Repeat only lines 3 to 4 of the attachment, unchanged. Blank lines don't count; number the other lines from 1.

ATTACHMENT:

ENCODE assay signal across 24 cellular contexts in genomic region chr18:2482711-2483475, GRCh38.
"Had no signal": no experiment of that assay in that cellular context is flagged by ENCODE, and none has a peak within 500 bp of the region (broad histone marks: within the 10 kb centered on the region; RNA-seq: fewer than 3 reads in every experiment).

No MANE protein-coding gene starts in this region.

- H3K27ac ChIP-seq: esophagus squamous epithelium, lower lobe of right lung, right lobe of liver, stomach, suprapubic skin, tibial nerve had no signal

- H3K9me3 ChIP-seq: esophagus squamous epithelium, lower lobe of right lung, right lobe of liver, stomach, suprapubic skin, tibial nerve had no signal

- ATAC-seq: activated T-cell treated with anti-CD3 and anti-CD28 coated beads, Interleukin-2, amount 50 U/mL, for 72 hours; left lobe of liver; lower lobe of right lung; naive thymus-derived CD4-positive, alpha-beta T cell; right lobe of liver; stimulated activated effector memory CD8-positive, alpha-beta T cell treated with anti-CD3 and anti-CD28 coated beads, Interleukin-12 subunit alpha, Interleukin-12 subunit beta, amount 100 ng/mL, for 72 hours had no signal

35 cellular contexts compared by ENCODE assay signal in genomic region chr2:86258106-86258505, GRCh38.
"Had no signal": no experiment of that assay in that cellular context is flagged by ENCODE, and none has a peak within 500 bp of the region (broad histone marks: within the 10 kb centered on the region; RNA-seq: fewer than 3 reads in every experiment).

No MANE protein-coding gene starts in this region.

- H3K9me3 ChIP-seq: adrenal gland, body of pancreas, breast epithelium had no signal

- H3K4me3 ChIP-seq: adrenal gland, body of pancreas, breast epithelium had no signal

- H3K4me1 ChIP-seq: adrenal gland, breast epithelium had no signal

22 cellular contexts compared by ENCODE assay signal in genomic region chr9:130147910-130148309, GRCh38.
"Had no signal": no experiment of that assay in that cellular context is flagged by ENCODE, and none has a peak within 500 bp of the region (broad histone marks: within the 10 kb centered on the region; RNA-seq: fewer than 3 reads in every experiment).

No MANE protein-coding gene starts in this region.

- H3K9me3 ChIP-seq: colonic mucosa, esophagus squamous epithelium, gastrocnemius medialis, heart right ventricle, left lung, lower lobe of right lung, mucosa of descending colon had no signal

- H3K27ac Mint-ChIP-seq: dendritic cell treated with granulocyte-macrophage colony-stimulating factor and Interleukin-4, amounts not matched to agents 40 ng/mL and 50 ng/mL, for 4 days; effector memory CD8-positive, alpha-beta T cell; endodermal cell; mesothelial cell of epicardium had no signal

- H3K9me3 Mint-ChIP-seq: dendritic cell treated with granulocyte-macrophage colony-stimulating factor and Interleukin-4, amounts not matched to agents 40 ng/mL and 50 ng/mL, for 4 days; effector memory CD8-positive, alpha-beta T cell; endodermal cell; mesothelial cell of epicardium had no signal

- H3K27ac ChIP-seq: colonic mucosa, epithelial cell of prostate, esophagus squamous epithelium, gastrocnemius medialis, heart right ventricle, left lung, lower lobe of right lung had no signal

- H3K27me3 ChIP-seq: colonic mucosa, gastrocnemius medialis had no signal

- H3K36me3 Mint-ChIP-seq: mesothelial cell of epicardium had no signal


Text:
No MANE protein-coding gene starts in this region.

- H3K27ac ChIP-seq: esophagus squamous epithelium, lower lobe of right lung, right lobe of liver, stomach, suprapubic skin, tibial nerve had no signal